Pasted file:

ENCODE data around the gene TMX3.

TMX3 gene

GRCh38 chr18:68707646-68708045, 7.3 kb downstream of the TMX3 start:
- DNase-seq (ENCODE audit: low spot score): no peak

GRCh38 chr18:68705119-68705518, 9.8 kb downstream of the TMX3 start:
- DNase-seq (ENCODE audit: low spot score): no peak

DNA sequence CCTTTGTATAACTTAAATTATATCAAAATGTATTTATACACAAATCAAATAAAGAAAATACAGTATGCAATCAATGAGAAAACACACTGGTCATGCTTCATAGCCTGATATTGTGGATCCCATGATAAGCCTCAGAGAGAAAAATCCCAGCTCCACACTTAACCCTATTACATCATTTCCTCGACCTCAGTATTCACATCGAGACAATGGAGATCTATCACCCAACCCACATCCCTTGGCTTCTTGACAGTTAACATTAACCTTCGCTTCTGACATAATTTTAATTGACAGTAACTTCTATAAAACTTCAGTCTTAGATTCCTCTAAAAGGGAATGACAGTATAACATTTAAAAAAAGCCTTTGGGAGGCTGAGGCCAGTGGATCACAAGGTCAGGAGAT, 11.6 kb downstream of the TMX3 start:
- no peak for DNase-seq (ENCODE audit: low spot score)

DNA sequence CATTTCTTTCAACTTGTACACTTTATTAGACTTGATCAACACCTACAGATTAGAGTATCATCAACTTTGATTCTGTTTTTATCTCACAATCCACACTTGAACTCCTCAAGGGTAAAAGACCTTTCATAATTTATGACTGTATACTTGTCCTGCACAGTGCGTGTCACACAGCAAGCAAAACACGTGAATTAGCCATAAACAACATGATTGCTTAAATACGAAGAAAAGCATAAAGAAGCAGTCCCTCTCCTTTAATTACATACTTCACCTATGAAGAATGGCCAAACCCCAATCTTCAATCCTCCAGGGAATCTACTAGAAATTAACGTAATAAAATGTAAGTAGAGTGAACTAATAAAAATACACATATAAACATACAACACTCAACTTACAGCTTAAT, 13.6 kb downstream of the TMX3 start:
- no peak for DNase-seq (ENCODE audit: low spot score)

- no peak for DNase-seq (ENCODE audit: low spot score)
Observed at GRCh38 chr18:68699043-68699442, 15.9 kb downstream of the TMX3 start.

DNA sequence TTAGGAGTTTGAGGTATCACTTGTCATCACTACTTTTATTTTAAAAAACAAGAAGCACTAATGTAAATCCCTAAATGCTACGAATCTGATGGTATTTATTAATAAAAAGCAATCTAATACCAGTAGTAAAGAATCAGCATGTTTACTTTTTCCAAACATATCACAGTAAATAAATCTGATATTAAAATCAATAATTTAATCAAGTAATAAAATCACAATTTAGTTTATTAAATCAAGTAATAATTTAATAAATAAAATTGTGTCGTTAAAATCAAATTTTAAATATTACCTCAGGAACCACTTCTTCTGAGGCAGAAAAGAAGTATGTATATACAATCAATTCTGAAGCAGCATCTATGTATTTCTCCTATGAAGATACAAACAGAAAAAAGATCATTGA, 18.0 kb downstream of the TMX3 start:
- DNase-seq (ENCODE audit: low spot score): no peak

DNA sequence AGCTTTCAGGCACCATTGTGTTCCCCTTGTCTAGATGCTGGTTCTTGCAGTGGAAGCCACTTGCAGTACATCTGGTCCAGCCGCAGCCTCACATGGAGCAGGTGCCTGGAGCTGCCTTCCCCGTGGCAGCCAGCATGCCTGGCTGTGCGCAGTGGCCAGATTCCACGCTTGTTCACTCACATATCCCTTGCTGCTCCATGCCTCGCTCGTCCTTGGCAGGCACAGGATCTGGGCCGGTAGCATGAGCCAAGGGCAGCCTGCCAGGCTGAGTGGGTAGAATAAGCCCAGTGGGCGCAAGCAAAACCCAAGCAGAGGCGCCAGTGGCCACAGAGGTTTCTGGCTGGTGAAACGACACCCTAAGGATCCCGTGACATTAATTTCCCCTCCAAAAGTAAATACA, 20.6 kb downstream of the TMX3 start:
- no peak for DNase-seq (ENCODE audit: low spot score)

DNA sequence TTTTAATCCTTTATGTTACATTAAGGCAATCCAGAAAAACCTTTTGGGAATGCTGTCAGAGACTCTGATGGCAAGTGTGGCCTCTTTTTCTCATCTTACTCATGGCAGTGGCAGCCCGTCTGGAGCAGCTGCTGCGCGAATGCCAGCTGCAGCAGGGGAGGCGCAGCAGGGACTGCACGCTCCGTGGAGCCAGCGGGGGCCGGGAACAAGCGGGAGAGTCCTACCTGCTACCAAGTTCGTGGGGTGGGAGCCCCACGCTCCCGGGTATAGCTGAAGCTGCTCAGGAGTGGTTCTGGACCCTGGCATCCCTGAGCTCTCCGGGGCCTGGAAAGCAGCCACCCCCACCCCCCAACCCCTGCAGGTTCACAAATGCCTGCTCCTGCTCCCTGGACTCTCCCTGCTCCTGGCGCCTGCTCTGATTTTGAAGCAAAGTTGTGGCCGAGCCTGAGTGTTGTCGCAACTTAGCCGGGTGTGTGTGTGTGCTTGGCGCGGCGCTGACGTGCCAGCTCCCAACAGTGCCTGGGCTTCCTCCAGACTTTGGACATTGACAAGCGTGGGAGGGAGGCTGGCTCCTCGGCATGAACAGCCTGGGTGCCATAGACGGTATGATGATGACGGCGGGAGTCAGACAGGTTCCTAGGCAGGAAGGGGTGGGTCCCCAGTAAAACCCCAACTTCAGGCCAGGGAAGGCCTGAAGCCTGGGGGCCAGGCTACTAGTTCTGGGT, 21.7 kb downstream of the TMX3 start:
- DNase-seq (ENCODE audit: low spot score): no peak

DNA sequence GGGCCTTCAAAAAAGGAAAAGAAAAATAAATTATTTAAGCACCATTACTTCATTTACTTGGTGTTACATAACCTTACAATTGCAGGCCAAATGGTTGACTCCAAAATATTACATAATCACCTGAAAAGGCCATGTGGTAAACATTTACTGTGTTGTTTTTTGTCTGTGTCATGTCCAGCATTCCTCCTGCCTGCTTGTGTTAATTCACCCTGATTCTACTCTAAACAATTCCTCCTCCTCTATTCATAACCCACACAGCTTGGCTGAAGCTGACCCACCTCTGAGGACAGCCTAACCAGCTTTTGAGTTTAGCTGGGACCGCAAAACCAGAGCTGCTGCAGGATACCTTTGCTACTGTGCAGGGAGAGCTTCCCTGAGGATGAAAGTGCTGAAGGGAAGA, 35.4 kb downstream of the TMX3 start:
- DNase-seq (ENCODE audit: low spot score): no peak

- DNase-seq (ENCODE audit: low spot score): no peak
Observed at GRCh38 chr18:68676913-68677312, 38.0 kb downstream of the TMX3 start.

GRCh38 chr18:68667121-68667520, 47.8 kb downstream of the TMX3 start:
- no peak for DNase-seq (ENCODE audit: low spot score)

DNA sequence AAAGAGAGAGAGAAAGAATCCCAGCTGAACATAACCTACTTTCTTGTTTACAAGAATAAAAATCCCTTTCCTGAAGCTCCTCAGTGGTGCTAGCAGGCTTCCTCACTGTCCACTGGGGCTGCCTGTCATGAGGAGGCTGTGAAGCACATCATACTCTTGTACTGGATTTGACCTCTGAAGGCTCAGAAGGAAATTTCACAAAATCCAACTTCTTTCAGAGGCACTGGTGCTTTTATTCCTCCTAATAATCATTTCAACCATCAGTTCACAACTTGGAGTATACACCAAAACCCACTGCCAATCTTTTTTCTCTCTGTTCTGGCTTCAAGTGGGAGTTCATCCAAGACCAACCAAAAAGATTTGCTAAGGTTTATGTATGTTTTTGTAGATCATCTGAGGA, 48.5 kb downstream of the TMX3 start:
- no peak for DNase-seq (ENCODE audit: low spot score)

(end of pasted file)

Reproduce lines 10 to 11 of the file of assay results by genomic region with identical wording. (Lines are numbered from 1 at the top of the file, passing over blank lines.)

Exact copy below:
- no peak for DNase-seq (ENCODE audit: low spot score)

- no peak for DNase-seq (ENCODE audit: low spot score)